The Yiddish Policemens Union by Michael Chabon

First Philip Roth’s The Plot Against America, now this. In The Yiddish Policeman’s Union, Michael Chabon finally unleashes the genre storyspinner who has been lurking inside him all these years. In the past, Chabon has used his love of genre as inspiration for well-crafted literary fiction, whether it was H. P. Lovecraft (Wonder Boys) or Golden Era comics (The Amazing Adventures of Kavalier and Clay). But this is the first time — excepting his so-so Sherlock Holmes pastiche The Final Solution or that comic serial he’s been writing for the New York Times— that he’s really just dove right in and told an entire novel, one worthy of ranking with his best, from a perspective that might not be so welcome on the genteel fiction pages of The New Yorker.

There’s a murder, of course. Always a murder. A tough-guy cop whose smart mouth, insubordination, and general lack of class have made him persona non grata with his superiors and his ex-wife (the latter of whom, it turns out, is also going to be the former). An ugly family history, rife with secrets. A political situation that’s been throbbing with tension for decades and is about to blow sky-high. Then there’s the fact that it appears to be a modern-day setting in Alaska, only the state has been subdivided since the mid-20th century into a homeland district for Jews (the Federal District of Sitka). And you can forget about Israel, that dream died back in ’48. The Holy Land is “on the far side of the planet, a wretched place ruled by men united only in their resolve to keep out all but a worn fistful of small-change Jews. Jerusalem is a city of blood and slogan painted on the wall, severed heads on telephone poles.” So the diaspora huddles in frozen Sitka, coexisting in extremely uneasy fashion with pushed-aside Native Americans (shades of modern-day Israel) and waits nervously for Reversion, when Sitka will get reabsorbed back into the United States proper, and what will happen after that is anybody’s guess.

Slaloming in an extraordinarily ungainly, though highly amusing, fashion through this mess is Detective Meyer Landsman, an unholy mess of a cop living in a fleabag hotel where a junkie chess addict was just found murdered. The investigation sputters at first, with Chabon using the time to set his scene, the millions of Jews huddled in the frozen north, waiting to be kicked out into history’s whirlwind once again. The line, “strange times to be a Jew,” tumbles off most everyone’s lips at some point, somewhere between a resigned mantra and a “Who is John Galt?”-like rhetorical refrain. At Landsman’s sarcastic side is his half-Tlingit, half-observant Jew Berko Shemets, who functions as the dutiful and long-suffering wife in this cop pair, Meyer being the inattentive and long-suffered husband. Chabon illustrates their relationship quite succinctly with a nice line about kissing the mezuzah outside Berko’s apartment, “That is what you do if you are a believer, like Berko, or a mocking asshole, like Landsman.”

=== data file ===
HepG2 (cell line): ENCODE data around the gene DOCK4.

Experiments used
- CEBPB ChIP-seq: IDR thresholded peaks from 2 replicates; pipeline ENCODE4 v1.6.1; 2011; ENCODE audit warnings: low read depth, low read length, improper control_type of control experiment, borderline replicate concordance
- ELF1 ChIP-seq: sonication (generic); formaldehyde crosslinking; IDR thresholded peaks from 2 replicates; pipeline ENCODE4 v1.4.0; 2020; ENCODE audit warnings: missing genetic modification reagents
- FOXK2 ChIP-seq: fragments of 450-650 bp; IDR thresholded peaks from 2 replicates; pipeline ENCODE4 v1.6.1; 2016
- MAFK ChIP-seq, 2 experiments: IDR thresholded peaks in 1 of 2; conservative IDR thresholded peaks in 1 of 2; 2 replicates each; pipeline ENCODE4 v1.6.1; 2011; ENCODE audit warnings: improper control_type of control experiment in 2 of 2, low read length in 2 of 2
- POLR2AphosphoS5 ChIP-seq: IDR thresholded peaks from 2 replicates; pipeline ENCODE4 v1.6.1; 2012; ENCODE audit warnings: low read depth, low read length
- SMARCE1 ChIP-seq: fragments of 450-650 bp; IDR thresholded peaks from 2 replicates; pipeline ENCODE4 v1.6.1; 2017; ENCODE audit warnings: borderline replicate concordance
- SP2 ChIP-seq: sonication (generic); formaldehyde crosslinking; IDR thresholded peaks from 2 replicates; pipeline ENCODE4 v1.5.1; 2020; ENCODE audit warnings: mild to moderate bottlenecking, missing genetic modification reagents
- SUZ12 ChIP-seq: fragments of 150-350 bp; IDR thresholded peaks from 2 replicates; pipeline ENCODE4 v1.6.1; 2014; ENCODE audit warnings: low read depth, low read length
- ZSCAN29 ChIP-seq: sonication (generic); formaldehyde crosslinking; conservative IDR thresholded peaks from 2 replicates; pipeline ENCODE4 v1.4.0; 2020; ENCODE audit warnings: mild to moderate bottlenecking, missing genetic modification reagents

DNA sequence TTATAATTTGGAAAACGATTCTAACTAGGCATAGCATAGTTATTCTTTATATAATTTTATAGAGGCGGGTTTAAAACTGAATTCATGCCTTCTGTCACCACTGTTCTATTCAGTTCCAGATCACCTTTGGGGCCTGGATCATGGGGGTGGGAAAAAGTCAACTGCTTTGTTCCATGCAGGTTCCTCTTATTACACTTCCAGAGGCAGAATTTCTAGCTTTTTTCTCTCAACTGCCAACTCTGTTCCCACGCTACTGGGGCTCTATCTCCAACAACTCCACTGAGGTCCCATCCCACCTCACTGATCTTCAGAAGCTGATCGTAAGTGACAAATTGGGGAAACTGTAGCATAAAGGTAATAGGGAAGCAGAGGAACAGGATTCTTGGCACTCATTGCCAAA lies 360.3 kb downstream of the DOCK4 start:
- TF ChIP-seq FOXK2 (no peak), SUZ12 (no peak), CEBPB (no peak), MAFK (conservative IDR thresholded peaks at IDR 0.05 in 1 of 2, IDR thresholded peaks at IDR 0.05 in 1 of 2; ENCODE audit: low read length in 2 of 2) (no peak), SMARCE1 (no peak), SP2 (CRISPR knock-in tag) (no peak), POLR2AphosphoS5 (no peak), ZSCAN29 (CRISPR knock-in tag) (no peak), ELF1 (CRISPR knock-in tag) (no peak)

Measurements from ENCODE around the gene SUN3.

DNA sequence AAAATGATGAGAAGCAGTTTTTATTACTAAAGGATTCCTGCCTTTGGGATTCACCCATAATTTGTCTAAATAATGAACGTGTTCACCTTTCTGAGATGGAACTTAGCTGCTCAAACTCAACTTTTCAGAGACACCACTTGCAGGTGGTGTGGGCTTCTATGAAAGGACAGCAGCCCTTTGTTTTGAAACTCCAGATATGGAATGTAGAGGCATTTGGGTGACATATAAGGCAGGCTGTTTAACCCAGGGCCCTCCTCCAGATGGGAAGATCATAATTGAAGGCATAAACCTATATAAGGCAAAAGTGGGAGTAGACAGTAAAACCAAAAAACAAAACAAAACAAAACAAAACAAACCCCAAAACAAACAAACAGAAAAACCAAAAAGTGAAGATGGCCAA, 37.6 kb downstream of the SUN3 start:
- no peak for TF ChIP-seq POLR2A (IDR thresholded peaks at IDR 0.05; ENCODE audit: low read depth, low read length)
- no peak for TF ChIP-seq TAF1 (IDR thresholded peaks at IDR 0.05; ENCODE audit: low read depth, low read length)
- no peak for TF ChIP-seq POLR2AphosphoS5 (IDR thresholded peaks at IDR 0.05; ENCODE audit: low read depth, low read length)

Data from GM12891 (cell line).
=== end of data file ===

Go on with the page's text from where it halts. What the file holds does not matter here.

Having established with a few sure strokes both a hard-boiled noir scenario and an alternative historical setting rife with potential, Chabon heads straight into murder mystery territory, with impressive results. Under pressure from Berko and his ex-wife Bina — now their new superior, specially appointed to clear up loose-end cases for the gentile cops coming in after Reversion — not to screw things up, Landsman has finally fit a few things together in his head and come up with some leads. The most fascinating of them leads to the possible involvement of the Verbover clan, a band of ultra-Orthodox Jews (known as “black hats” in Sitka) who live on the own island, which contains a Potemkin Village-like replica of the Old World shtetl they originated from, and just so happen to also be a ruthless and powerful crime syndicate. There are also hints of messianic cults (Christian and Jewish) casting their eyes Israel-ward, thinking about how to reverse the defeat of 1948.

As a mystery, The Yiddish Policeman’s Union may not be the most imaginative, especially in the last 50 or so pages, when, like a sprinter who put on the gas too early, Chabon’s funny, profane, and Sitka-Yiddish-riddled prose begins to wheeze a little bit trying to pull everything together. But this slight criticism is more than alleviated by Chabon’s fantastic creation of Landsman, without whom this very impressive book would be not much more than a curiosity. Like Chandler’s Marlowe at his best, Landsman is hard-boiled but hardly a tough guy. Reckless is more like it, and stupidly lucky. The kind of guy who thinks too much and too hard, pisses too many people off with unasked-for opinions and an irritating tendency to be right, drinks himself stupid, and has a soft spot for goodness and justice that he’d rather die than allow anyone to see. He’s the glue that holds the pulp universe together; without wisenheimer detectives like him nosing about, asking annoying questions, getting beaten up and shouted down for doing so, and showing his union card around to no effect (“It has a six-point shield in one corner. Its text is printed in Yiddish. It carries no authority or weight, not even with Landsman, a member in good standing for twenty years”), the universe would make just a little bit less sense.